Another potential due process issue here is the reliance on hearsay. Hearsay is testimony by one person about what another person said, which is offered for the truth of the matter asserted by that other person. Many years ago, the federal district court in Connecticut held that reliance on hearsay violates a student’s due process rights because he can not meaningfully cross-examine that testimony. More recently, however, the courts have eschewed a rigid prohibition against hearsay, given legitimate concerns over retaliation against students who testify in expulsion hearings. Rather, the courts will ask whether reliance on the hearsay testimony for any necessary facts in the case will be fundamentally fair. If so, the hearsay testimony will be allowed.

Here, all the testimony against Joe was hearsay, which is a problem. However, had Mr. Principal also explained that Joe had admitted to obtaining money from the students who complained (an “admission against interest”), he would have established a factual context making the hearsay testimony reliable and thus fair.

A third due process issue here was the notice of the hearing. The General Assembly amended the expulsion statute effective August 15, 2017 to require that written notification of expulsion be “given” to the parent or guardian at least five business days before the hearing, which the Board failed to do. The amended statute also now requires that the notification letter “include information concerning the parent’s or guardian’s and the pupil’s legal rights,” as well as information concerning free or reduced rate legal services that may be available.

The Board also failed to comply with its new obligations regarding the alternative educational opportunity to which students younger than eighteen are entitled (unless they have been expelled before). Now, the alternative educational opportunity must be provided either through (1) “alternative education, as defined by section 10-74j, with an individualized learning plan” or (2) in accordance with standards adopted by the State Board of Education. On January 3, 2018, the State Board of Education adopted such standards. As a result, two significant changes are now clear.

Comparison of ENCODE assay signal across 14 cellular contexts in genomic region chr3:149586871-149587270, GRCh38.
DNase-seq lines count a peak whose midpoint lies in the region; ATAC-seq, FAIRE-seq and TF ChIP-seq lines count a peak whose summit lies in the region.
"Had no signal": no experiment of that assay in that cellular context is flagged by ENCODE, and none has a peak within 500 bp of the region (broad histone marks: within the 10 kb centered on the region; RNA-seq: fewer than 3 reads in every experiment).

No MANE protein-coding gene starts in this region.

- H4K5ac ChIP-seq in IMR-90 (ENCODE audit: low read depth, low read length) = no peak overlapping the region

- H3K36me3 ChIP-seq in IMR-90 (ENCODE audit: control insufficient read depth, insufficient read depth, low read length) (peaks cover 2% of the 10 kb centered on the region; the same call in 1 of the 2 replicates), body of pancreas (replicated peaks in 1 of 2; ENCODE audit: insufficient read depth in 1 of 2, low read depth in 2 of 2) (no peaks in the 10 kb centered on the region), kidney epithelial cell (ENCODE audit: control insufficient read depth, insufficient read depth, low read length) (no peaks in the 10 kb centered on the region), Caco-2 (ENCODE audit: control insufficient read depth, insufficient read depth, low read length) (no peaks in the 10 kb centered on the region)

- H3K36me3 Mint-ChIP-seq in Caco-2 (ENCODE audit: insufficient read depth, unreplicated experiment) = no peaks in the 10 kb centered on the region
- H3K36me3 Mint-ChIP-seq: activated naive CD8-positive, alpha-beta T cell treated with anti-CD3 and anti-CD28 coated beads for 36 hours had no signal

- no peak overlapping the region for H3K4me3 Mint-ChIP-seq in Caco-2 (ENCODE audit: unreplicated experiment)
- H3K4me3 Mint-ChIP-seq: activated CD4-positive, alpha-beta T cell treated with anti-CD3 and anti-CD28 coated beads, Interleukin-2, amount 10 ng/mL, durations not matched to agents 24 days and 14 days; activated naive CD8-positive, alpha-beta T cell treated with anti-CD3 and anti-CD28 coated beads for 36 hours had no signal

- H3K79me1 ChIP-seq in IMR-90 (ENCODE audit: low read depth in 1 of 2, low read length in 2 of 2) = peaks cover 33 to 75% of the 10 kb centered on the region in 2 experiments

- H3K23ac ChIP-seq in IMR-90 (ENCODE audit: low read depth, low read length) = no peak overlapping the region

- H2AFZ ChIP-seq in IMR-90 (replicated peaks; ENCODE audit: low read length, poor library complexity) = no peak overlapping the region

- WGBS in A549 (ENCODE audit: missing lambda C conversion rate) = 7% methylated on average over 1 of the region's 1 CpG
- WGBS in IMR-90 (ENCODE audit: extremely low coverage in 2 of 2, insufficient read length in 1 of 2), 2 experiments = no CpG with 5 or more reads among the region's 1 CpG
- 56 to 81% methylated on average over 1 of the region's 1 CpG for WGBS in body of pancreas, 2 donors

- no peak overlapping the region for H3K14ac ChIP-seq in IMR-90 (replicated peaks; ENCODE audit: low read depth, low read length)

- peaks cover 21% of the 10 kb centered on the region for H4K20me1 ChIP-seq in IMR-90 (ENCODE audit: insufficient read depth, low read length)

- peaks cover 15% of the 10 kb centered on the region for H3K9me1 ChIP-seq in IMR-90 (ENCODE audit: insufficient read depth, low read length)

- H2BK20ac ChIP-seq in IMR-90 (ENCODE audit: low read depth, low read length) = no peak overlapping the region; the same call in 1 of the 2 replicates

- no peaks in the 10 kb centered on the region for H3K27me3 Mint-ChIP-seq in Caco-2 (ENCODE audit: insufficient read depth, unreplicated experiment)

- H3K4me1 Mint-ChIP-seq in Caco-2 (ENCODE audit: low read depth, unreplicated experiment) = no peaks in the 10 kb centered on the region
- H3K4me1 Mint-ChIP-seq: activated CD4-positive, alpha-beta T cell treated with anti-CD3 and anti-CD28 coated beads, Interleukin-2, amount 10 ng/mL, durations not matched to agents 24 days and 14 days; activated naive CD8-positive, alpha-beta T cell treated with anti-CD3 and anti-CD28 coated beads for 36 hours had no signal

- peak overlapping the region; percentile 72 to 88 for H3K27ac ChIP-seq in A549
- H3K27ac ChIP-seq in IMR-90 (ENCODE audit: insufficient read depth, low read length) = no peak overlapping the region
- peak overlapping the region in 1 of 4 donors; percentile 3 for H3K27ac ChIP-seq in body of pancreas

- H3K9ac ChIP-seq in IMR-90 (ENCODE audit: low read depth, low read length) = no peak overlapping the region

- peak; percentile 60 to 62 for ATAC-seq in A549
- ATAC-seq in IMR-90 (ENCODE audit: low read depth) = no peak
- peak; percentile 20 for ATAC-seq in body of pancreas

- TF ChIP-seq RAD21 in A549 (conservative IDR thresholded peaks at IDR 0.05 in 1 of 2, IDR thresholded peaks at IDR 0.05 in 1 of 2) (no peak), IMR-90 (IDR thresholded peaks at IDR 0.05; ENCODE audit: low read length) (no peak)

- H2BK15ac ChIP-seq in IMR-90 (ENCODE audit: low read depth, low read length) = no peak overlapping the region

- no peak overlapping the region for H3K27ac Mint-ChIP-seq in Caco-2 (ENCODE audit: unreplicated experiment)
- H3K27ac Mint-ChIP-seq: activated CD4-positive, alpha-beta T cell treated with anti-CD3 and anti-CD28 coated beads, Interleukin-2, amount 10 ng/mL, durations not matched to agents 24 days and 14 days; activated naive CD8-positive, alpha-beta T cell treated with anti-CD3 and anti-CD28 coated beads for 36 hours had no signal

First, the alternative education opportunity must either comply with the required 900 hours/180 days of instruction that applies to alternative education programs under Conn. Gen. Stat. § 10-74j, or, under the new standards, the alternative educational opportunity must be a “full-time, comprehensive experience, where the learning is comparable to what the student would experience in a regular school environment.” Clearly, the traditional ten hours of tutoring per week will no longer be sufficient.

Finally, the determination of the alternative educational opportunity is no longer the board’s responsibility (or business). The new standards require that school staff meet with parents after an expulsion to review options and establish the student’s alternative educational opportunity as required by the amended statute.

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Photo of Thomas B. Mooney Thomas B. Mooney

Tom is chair emeritus of the School Law Practice Group and is active in all areas of school law, including labor negotiations for certified and non-certified staff, teacher tenure proceedings, grievance arbitration, freedom of information hearings, student disciplinary matters, special education disputes and…

Tom is chair emeritus of the School Law Practice Group and is active in all areas of school law, including labor negotiations for certified and non-certified staff, teacher tenure proceedings, grievance arbitration, freedom of information hearings, student disciplinary matters, special education disputes and all other legal proceedings involving boards of education. Tom is the author of A Practical Guide to Connecticut School Law (9th Edition, 2018), a comprehensive treatise on Connecticut school law, and two columns, “See You in Court!,” which appears in the CABE Journal, and “Legal Mailbag,” which appears in the CAS Bulletin.